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Game Info:

Make Sail
Developed By: Popcannibal
Published By: Popcannibal
Released: March 30, 2018
Available On: Linux, macOS, Windows
Genre: Simulation
ESRB Rating: None
Number of Players: Single player
Price: $19.99

Thank you Popcannibal for sending us this game to review!

Make Sail is a physics simulation where the majority of the game is spent designing and redesigning a boat to navigate stormy waters. It has a story, but it is very basic: there is a Tower that once had several Chimes and there were people living on the island with it. These people were happy with the Tower, until one day they set off for distant islands and took the Chimes with them. The Tower got lonely, and a huge storm broke out as a result.

The game has very good audio and visual components, and seems to have a sort of cultural theme, as the beginning story is told on cloth. The graphics quality is adjustable, but the quality at default is incredible, and the surround sound is very good (I played this game wearing headphones). Make Sail also has a nice soundtrack; it fits the theme and is pleasant. It can be bought as DLC for $9.99. At the bottom left corner of the screen, there is a map, an indicator of the angle your boat is facing, and an indicator of how fast your boat is going in knots.

Make Sail
Highlights:

Strong Points: Has great graphics; physics are quite good and has a nice, easy interface
Weak Points: Story is incredibly basic; has little to no storytelling other than in the very beginning; world generation is somewhat repetitive
Moral Warnings: The Tower in the game has emotions and powers like that of a deity; a storm is caused by it

There are quite a few components to the controls, but the gameplay seems to revolve around the construction and reconstruction of boats. The controls aren’t changeable, but there is a tutorial that helps you learn them, and a cheat sheet can be accessed at any time. As you sail around looking for Chimes, whose location are indicated by red pillars of light, there are control hints at the bottom of the screen for steering the boat. Every time you collect all of the Chimes for a ring of islands and bring it back to the Tower, the storm is pushed back and you can go grab more Chimes. The game saves every time you crash into an island and rebuild your boat. To go into the menu to edit your boat, the player’s character has to step into a circle reminiscent of a magic circle. The player can also change the name of their boat.

When building the boat, the player has a variety of useful tools at their fingertips; most, if not all of these features have corresponding keyboard shortcuts. Some of these features include panning, zooming, and symmetry mode. The player is rewarded for completing the tutorial with new options for boat parts and decorations, and these parts and decorations can also be acquired by exploring every island. The items that a player has in one world do not show up in the others, except for the defaults that every world starts with. The building of the boat consists mainly of dragging the parts you want over the existing parts of the boat and attaching them wherever pleased. However, there is a limit to how many of one part you can have on the boat, and it will tell you when that limit is reached.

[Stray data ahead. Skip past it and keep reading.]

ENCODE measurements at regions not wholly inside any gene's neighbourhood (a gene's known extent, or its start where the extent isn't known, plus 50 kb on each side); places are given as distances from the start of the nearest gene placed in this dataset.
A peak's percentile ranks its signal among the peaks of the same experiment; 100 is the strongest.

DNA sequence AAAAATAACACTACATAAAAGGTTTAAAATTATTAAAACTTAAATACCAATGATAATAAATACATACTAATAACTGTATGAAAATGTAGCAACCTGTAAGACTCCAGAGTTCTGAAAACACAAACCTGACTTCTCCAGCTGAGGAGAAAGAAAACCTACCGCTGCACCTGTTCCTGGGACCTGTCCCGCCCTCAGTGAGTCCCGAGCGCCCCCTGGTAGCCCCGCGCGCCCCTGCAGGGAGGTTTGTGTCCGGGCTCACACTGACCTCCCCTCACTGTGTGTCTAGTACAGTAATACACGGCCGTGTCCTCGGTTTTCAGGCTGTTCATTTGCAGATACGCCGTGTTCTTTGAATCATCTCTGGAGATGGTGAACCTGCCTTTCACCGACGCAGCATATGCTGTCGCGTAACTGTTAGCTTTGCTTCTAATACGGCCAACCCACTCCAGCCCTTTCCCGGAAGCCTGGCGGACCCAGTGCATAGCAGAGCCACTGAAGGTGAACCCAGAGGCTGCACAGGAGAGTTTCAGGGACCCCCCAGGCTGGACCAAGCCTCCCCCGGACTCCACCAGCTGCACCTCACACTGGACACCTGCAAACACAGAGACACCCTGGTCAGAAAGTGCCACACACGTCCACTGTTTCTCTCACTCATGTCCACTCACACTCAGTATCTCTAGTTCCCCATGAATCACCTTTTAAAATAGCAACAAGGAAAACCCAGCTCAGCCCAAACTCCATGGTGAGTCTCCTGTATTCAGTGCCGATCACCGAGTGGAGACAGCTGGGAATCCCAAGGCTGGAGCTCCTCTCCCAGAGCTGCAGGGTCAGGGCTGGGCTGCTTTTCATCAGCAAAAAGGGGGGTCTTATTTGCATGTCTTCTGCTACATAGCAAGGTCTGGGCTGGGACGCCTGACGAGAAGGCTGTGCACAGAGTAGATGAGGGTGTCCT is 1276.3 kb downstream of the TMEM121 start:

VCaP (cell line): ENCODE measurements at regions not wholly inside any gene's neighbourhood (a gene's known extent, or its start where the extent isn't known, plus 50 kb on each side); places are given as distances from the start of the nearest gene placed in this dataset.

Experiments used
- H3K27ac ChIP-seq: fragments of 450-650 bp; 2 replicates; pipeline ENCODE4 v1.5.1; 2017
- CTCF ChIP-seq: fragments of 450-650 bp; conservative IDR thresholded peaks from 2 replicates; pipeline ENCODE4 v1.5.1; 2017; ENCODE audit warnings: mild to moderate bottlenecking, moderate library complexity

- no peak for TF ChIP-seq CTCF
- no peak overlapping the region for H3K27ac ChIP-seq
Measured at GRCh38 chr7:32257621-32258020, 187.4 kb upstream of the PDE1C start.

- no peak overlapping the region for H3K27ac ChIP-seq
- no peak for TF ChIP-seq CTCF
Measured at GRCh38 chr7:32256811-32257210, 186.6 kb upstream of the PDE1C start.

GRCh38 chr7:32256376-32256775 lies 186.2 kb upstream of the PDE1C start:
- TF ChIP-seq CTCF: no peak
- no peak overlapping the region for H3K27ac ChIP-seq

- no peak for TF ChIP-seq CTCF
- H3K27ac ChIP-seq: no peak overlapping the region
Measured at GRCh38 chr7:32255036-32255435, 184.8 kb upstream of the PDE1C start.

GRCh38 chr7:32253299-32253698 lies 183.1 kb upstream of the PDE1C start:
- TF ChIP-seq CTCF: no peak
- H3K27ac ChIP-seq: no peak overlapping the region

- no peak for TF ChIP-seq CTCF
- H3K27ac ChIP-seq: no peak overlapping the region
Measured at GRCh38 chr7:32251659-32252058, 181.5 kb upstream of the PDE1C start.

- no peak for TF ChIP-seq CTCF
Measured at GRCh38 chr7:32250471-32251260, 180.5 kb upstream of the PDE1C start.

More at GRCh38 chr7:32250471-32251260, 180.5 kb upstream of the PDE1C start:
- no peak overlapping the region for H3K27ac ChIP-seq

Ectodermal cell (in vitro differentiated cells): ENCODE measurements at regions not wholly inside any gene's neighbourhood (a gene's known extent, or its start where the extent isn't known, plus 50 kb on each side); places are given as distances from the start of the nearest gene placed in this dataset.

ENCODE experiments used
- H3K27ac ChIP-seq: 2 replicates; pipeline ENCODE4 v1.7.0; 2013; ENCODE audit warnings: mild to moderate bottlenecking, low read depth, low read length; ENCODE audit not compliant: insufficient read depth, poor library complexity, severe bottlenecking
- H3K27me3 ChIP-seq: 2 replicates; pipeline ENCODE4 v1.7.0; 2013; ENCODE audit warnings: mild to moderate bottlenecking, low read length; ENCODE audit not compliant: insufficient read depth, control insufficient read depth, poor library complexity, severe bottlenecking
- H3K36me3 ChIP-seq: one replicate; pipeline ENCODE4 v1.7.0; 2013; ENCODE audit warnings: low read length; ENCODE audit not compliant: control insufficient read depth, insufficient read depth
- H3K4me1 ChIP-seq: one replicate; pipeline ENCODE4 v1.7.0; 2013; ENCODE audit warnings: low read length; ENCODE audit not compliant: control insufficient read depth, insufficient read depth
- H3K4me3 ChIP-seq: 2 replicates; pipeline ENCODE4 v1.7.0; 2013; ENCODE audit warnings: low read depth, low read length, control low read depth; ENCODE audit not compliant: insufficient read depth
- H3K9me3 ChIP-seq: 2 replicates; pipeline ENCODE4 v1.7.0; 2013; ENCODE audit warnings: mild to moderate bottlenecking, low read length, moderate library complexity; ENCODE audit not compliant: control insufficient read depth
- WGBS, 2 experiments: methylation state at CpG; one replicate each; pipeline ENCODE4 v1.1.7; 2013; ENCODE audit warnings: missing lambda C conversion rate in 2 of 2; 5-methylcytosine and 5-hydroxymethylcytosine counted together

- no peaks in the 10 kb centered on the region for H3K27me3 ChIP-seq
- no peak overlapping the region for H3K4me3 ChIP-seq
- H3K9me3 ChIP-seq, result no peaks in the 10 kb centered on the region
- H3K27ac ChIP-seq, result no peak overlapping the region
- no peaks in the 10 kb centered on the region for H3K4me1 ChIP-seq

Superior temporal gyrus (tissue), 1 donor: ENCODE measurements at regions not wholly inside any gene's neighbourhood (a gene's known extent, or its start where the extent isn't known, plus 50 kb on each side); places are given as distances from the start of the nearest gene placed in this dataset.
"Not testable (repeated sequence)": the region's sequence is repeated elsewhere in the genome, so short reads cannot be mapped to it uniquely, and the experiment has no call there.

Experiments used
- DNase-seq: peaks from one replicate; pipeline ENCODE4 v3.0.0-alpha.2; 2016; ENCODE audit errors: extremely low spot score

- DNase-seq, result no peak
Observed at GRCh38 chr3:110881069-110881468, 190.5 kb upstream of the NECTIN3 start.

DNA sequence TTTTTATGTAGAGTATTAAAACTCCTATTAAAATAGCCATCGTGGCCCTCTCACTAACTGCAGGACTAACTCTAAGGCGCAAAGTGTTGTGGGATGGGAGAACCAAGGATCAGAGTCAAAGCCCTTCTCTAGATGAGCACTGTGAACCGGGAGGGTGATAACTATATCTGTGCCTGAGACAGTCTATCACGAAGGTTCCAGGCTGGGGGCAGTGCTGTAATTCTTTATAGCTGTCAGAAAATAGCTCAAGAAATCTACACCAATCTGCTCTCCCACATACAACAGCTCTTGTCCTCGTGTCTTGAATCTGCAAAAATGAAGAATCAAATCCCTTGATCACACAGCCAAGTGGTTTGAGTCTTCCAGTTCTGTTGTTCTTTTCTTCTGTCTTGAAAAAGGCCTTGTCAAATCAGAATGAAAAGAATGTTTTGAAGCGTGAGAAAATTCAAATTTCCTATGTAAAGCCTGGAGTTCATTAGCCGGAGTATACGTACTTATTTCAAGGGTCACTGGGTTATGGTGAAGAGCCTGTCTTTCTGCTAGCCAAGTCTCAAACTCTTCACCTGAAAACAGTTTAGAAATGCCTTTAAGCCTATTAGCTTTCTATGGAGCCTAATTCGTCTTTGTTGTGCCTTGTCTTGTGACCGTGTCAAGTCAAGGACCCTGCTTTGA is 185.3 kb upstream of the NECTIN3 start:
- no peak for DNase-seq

Make Sail offers quite a bit of replayability, as it runs on a world system and every time you generate a new world, you start completely from scratch. The basic story is relaid, and you have to redo the tutorial, too. The world name is generated as well, and the worlds seem to generate differently too. When you launch the title screen, the game, by default, will have you start from the point you left off from the last world you played.

Make Sail
Score Breakdown:
Higher is better
(10/10 is perfect)

Game Score - 82%
Gameplay - 13/20
Graphics - 10/10
Sound - 9/10
Stability - 4/5
Controls - 5/5

Morality Score - 94%
Violence - 10/10
Language - 10/10
Sexual Content - 10/10
Occult/Supernatural - 7/10
Cultural/Moral/Ethical - 10/10

The game also starts off with a config to adjust the graphics quality, and, upon launching, it will also let you know if any part of your computer is not sufficient for running the chosen quality of the game. (It says my graphics card is not powerful enough, but the game runs fine for me.) Once, I went to the bathroom, and came back to the title screen to find out that the menu song doesn’t seem to loop. Another time, I paused the game for a short period of time only to find that the game crashed. Right before you leave the game to go back to the title screen, you can save a GIF of the last 5-10 seconds of what you played, if desired. When you exit the game, you can report bugs, since it is still in Early Access.

There is also a Creative Mode offered, where you can control the weather of the game, such as the roughness of the ocean, strength of the wind, and strength of the storm. You can also control the time of day, and how fast time passes. To access this creative mode, the player presses C. You also can access all building materials in the entire game in the boat building menu. The downside of this mode is that the only island in the world is the spawn island.

If you are the type of person who likes sailing-related activities, and you have a lot of time on your hands, then this game may be for you!

-Kittycathead

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Christ Centered Gamer looks at video games from two view points. We analyze games on a secular level which will break down a game based on its graphics, sound, stability and overall gaming experience. If you’re concerned about the family friendliness of a game, we have a separate moral score which looks at violence, language, sexual content, occult references and other ethical issues.

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